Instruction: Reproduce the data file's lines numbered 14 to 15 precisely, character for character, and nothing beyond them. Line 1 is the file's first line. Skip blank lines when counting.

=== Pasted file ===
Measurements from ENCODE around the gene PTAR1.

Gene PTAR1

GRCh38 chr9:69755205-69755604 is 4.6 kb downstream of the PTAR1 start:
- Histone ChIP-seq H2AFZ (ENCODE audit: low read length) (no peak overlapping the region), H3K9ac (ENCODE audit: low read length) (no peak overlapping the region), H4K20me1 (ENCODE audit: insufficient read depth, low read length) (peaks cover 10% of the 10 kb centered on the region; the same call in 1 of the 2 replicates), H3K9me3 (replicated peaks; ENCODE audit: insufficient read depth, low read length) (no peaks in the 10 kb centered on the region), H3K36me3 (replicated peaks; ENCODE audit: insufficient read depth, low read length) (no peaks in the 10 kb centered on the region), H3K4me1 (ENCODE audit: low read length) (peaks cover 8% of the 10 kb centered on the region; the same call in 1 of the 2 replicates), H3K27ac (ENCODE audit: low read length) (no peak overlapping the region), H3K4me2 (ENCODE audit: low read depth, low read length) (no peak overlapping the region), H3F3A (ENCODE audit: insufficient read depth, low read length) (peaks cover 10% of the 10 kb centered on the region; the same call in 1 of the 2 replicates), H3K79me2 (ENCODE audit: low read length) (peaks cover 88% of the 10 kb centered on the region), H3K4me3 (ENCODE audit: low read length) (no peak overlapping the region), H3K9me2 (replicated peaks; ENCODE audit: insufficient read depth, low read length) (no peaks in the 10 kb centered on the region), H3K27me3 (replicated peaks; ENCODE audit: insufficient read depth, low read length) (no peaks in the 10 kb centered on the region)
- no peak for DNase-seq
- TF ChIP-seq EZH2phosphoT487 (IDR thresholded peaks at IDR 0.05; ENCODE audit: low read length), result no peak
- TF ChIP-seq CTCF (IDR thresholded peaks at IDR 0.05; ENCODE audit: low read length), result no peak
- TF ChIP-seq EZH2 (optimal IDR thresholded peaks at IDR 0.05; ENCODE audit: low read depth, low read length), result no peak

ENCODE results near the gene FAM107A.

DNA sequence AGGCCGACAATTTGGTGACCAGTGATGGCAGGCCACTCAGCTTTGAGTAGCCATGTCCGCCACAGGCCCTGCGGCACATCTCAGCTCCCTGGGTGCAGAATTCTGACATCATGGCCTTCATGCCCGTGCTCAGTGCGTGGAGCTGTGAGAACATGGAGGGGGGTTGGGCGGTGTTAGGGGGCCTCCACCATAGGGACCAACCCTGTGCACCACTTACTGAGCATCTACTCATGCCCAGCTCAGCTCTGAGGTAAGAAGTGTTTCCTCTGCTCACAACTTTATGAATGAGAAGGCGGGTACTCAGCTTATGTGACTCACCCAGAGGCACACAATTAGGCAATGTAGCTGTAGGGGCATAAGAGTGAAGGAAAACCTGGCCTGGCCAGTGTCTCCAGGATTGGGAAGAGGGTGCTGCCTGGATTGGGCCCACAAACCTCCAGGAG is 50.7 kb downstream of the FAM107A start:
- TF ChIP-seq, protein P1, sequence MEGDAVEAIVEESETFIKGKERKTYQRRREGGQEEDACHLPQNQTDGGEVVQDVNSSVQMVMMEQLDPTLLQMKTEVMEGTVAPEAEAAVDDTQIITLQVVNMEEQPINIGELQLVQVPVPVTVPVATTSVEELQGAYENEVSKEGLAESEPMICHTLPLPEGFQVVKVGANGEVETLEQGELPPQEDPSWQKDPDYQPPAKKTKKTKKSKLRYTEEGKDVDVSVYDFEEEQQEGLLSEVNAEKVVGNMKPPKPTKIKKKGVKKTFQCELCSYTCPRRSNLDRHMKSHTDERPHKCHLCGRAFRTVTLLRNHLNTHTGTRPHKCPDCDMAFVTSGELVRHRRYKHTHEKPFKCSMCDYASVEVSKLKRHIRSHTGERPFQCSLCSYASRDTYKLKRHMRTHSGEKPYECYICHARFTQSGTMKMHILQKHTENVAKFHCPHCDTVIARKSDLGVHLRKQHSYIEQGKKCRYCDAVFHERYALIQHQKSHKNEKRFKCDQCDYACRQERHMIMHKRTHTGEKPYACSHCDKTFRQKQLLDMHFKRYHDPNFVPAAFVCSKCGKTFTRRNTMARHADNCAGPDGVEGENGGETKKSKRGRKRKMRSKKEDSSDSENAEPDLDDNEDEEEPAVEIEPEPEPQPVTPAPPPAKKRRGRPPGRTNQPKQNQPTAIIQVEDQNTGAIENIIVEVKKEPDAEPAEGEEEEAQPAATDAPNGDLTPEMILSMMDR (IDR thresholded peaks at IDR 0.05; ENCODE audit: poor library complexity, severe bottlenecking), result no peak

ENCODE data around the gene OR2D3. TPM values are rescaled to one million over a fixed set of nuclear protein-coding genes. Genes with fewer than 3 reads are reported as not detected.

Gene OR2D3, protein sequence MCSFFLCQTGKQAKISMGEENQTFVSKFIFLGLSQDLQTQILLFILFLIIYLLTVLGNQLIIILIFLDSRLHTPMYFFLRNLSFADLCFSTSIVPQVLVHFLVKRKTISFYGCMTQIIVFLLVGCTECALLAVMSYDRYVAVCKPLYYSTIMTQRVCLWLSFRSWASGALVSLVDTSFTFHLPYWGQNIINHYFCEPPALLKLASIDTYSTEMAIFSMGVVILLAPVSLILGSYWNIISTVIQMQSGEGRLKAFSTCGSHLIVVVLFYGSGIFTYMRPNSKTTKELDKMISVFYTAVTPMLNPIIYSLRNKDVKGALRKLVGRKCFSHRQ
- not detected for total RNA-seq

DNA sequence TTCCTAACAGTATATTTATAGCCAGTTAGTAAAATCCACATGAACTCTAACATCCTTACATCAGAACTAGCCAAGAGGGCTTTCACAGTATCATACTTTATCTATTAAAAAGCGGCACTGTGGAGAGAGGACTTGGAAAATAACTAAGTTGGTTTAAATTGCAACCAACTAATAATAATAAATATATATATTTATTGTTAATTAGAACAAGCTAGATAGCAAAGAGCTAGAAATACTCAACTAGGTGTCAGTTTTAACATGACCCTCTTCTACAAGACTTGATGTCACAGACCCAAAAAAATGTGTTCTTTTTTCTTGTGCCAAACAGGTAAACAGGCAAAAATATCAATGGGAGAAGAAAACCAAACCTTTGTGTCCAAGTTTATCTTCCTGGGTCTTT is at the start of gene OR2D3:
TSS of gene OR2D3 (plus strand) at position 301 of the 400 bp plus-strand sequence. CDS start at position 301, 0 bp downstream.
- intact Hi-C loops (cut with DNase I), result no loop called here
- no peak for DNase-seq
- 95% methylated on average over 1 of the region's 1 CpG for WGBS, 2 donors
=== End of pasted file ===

- not detected for total RNA-seq

DNA sequence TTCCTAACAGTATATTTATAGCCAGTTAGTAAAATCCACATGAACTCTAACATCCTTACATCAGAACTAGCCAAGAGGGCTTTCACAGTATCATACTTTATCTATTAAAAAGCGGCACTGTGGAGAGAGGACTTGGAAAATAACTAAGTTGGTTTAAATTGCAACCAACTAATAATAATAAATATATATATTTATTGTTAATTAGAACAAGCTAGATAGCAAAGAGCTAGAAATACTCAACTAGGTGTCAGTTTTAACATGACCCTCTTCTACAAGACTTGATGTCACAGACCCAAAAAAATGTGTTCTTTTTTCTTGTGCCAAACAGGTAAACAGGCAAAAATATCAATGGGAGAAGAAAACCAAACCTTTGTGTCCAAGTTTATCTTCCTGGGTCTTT is at the start of gene OR2D3: